A word, here, on chemotherapy for pets. You can find this information by Googling widely, but the take-home point is this: chemotherapy for pets is not like chemotherapy in humans. Chemotherapy for humans is incredibly intense. We essentially torture humans in the hope of a cure, and we sign up for this, knowing that the potential benefits will hopefully outweigh the costs. We understand that we are suffering in the hopes of survival, or at least an extended lifespan.

You could never explain that to a pet. They would never understand. Their suffering would be horrible and to them would seem endless. It’s an ethical disaster.

Chemotherapy for pets is a vastly reduced regime relative to what humans go through. The dose (relative to size and metabolism) is titchy. The goal is to get them remission, and a couple more years of good quality life with their humans. Because of this reduced goal, a lot of pets are much happier and healthier on chemo than off chemo, because the cancer effects are reduced. You can’t really say that about humans on chemo.

I mention this because when you tell people you’ve got a pet on chemotherapy, they look at you like you’re a little bit mad – essentially, why are you torturing your already suffering animal? And that’s a fair response, and speaks well to their humanity and compassion. It’s just inaccurate in this case.

So we went with the pills, which works out to something much more affordable for us, and much less stressful to administer. They have to be kept in the fridge, and as they are cytotoxic, handled with gloves, but Jabba is used to being given pills so adding one more every two days (every three now, anyway) is not the end of the world. In fact, as he is slowly learning that after I give him his evening medications, he gets a giant pile of cat treats, he is getting increasingly mellow about the process.

I cannot convince him to just eat the pills. I have to shove them down his throat. He tolerates this better than he once did.

So, how has this worked out for wee Jabba?

I was actually away in Perth for work when the pills came in, so Husband began the process of administering the cytotoxic medication. Apparently, for the first few days Jabba threw up a few times and didn’t eat much, which was expected, and that settled.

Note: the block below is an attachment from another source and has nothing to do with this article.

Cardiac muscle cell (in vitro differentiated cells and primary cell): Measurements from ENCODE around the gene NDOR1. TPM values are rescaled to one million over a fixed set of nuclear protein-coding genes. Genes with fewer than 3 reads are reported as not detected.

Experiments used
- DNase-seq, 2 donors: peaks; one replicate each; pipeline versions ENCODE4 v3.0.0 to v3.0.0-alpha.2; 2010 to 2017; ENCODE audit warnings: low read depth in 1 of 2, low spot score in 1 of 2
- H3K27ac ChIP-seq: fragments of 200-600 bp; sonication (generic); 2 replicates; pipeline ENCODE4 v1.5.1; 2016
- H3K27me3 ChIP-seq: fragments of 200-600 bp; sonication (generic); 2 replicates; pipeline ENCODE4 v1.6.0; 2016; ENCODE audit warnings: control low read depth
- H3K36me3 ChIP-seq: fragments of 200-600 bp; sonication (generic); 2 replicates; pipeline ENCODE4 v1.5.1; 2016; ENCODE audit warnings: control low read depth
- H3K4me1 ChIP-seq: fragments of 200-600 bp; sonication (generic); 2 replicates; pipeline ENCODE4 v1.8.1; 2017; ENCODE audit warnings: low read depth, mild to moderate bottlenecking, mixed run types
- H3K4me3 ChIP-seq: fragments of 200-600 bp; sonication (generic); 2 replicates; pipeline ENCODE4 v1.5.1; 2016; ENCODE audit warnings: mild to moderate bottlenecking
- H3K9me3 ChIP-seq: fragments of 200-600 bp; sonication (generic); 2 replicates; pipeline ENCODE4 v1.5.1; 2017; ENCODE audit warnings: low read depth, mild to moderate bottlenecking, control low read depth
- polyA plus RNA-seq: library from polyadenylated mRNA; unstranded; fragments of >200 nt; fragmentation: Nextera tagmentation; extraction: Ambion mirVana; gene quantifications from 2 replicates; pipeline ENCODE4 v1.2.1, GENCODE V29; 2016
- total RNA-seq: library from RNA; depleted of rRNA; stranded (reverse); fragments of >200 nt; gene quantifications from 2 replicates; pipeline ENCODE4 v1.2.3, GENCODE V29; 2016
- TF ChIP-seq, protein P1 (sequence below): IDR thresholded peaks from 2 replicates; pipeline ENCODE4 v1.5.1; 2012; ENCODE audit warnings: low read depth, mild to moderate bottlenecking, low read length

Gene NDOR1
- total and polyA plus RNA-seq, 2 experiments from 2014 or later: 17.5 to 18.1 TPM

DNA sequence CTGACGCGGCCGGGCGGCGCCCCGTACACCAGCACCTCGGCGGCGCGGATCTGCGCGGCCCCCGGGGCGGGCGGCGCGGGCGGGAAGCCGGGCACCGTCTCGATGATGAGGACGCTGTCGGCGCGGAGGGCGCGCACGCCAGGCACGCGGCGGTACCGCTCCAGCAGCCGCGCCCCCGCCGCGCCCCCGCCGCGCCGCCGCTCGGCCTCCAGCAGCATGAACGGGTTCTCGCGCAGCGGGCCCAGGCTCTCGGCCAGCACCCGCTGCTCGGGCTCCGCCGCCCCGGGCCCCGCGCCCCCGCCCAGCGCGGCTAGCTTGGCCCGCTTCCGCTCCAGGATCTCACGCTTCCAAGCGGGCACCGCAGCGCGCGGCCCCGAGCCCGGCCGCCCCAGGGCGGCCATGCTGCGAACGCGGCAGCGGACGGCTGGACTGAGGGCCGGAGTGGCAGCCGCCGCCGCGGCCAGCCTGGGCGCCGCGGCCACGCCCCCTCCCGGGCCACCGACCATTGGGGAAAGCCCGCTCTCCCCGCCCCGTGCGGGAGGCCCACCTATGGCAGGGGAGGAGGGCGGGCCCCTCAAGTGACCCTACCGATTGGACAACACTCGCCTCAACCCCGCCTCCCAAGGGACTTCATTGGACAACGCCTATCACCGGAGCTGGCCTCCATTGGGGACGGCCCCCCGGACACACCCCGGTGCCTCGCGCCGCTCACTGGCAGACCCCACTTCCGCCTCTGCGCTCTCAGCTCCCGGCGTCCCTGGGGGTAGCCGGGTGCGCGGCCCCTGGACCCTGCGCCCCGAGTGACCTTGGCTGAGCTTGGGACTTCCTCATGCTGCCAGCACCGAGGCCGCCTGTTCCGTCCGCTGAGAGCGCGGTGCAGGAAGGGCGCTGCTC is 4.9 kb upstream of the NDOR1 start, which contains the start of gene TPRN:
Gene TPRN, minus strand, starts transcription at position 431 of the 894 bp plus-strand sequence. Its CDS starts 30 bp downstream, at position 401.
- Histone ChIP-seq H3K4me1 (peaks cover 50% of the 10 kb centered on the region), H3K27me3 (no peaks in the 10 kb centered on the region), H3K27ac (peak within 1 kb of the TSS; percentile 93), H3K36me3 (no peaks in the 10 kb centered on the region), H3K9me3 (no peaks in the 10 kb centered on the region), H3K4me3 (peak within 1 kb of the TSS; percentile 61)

After about a week and a half, Husband reported no change, and sounded worried.

Getting closer to two weeks – not far from when I was due to go home – he said “He… definitely seemed less snotty today. But I might be imagining it.”

Two days later:

“He is definitely looking better.”

Then I got home, and saw the improvement with my own eyes. I’d left for Perth with a mucous-faced, snotty, stinky, bony, lethargic cat, and come home to a clean, fluffy, talkative, but still bony, cat. Apparently while I was away, he’d been eating less. He had even been refusing his beloved treats. Husband had asked Super-vet about this, and she suggested it was separation anxiety.

This is not surprising. Jabba is an extremely needy cat, and he’s always been very much my cat. I’m the one who spent some time wooing him, luring him, petting him, and earning his affections at my mother-in-law’s house, and he pretty much latched onto me like a limpet.

I got home and he started scarfing food and treats like food was about to be banned.

The improvement continues. His fur is growing back. He’s putting on weight. We’ve taken to feeding him full fat Greek yoghurt from our breakfast stash in an effort to fatten him up, which means we’ve created a monster that constantly demands to partake of my breakfast. He sits at my study door and sings the song of his people until I let him in to lick the bowl clean. The vet nurse fully endorsed the yoghurt, adding that the cultures would probably do him some good while he was on chemo as well.

I am so, so, so glad we did this. I’m so glad we didn’t decide that chemotherapy was a bad idea, and that we didn’t listen to people who were saying “but he’s thirteen! Why put him through that?” as it turns out we really haven’t put him through that much and he is so much happier now. To anyone who is not sure about chemotherapy for their cat, well, it will depend on what type of cancer and what your vet recommends, but – if you can afford it (and vet care is really expensive, there is no judgement for not being able to afford it) – I highly recommend it.

I don’t know how long this will last. I don’t know what remission will look like, or when we will finally have to say goodbye to my little grey cat and let him return to the Elemental Plane of Fluff, but in the meantime, he is back to his old snuggly, purry, fluffy self.

He is so much happier on his poison pills.